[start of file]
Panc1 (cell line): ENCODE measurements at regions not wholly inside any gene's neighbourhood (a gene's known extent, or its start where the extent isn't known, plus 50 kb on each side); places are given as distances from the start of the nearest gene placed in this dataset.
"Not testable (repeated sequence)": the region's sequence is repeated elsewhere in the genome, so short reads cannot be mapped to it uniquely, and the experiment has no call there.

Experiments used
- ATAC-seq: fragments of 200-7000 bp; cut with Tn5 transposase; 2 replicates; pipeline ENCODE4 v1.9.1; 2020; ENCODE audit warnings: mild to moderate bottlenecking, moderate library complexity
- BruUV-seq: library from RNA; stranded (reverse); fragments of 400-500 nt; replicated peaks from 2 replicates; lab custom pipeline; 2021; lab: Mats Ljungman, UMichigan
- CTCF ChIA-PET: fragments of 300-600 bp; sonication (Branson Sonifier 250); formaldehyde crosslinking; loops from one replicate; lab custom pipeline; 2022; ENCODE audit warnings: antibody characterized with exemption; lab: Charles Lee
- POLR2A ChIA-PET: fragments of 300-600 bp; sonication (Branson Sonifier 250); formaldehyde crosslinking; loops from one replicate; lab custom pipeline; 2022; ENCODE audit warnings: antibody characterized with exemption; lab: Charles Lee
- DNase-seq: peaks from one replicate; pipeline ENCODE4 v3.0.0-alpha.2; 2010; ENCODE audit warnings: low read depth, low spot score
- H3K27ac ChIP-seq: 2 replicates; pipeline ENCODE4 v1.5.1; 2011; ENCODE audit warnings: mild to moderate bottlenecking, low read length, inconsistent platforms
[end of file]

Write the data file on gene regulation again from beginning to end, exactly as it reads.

Panc1 (cell line): ENCODE measurements at regions not wholly inside any gene's neighbourhood (a gene's known extent, or its start where the extent isn't known, plus 50 kb on each side); places are given as distances from the start of the nearest gene placed in this dataset.
"Not testable (repeated sequence)": the region's sequence is repeated elsewhere in the genome, so short reads cannot be mapped to it uniquely, and the experiment has no call there.

Experiments used
- ATAC-seq: fragments of 200-7000 bp; cut with Tn5 transposase; 2 replicates; pipeline ENCODE4 v1.9.1; 2020; ENCODE audit warnings: mild to moderate bottlenecking, moderate library complexity
- BruUV-seq: library from RNA; stranded (reverse); fragments of 400-500 nt; replicated peaks from 2 replicates; lab custom pipeline; 2021; lab: Mats Ljungman, UMichigan
- CTCF ChIA-PET: fragments of 300-600 bp; sonication (Branson Sonifier 250); formaldehyde crosslinking; loops from one replicate; lab custom pipeline; 2022; ENCODE audit warnings: antibody characterized with exemption; lab: Charles Lee
- POLR2A ChIA-PET: fragments of 300-600 bp; sonication (Branson Sonifier 250); formaldehyde crosslinking; loops from one replicate; lab custom pipeline; 2022; ENCODE audit warnings: antibody characterized with exemption; lab: Charles Lee
- DNase-seq: peaks from one replicate; pipeline ENCODE4 v3.0.0-alpha.2; 2010; ENCODE audit warnings: low read depth, low spot score
- H3K27ac ChIP-seq: 2 replicates; pipeline ENCODE4 v1.5.1; 2011; ENCODE audit warnings: mild to moderate bottlenecking, low read length, inconsistent platforms